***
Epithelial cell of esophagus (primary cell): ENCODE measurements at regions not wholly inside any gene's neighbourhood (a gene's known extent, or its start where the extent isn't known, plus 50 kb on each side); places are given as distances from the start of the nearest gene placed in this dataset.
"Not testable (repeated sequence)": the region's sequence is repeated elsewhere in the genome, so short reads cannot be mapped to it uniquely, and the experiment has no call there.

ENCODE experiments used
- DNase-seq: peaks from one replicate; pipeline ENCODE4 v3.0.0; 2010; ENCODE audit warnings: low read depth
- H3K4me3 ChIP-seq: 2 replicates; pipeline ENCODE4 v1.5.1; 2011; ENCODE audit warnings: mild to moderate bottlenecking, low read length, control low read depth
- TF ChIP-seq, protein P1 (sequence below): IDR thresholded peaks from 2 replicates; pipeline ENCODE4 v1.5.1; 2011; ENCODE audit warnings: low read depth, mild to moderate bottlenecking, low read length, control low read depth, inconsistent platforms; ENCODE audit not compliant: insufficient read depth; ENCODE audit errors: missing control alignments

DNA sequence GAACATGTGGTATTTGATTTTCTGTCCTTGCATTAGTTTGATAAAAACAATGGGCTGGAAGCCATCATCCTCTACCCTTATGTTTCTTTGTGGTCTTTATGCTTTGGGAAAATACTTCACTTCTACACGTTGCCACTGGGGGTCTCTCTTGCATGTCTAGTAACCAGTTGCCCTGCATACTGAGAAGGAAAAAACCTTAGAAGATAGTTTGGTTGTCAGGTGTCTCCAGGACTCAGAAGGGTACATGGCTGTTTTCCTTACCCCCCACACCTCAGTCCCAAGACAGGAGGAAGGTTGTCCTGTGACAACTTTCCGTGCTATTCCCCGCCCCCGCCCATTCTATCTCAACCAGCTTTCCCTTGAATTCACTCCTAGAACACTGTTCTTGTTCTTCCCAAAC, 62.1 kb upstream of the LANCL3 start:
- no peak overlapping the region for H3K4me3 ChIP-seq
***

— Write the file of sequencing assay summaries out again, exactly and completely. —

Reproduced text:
Epithelial cell of esophagus (primary cell): ENCODE measurements at regions not wholly inside any gene's neighbourhood (a gene's known extent, or its start where the extent isn't known, plus 50 kb on each side); places are given as distances from the start of the nearest gene placed in this dataset.
"Not testable (repeated sequence)": the region's sequence is repeated elsewhere in the genome, so short reads cannot be mapped to it uniquely, and the experiment has no call there.

ENCODE experiments used
- DNase-seq: peaks from one replicate; pipeline ENCODE4 v3.0.0; 2010; ENCODE audit warnings: low read depth
- H3K4me3 ChIP-seq: 2 replicates; pipeline ENCODE4 v1.5.1; 2011; ENCODE audit warnings: mild to moderate bottlenecking, low read length, control low read depth
- TF ChIP-seq, protein P1 (sequence below): IDR thresholded peaks from 2 replicates; pipeline ENCODE4 v1.5.1; 2011; ENCODE audit warnings: low read depth, mild to moderate bottlenecking, low read length, control low read depth, inconsistent platforms; ENCODE audit not compliant: insufficient read depth; ENCODE audit errors: missing control alignments

DNA sequence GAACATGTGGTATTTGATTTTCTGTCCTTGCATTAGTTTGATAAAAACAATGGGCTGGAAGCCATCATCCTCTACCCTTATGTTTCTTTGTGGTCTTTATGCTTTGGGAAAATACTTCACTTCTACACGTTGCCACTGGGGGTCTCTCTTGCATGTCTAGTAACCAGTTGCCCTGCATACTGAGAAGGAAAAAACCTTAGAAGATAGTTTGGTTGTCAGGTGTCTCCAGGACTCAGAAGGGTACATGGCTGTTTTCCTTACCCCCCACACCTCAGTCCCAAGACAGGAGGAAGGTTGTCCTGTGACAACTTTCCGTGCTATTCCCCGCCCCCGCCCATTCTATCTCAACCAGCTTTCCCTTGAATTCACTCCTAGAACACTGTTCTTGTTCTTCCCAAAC, 62.1 kb upstream of the LANCL3 start:
- no peak overlapping the region for H3K4me3 ChIP-seq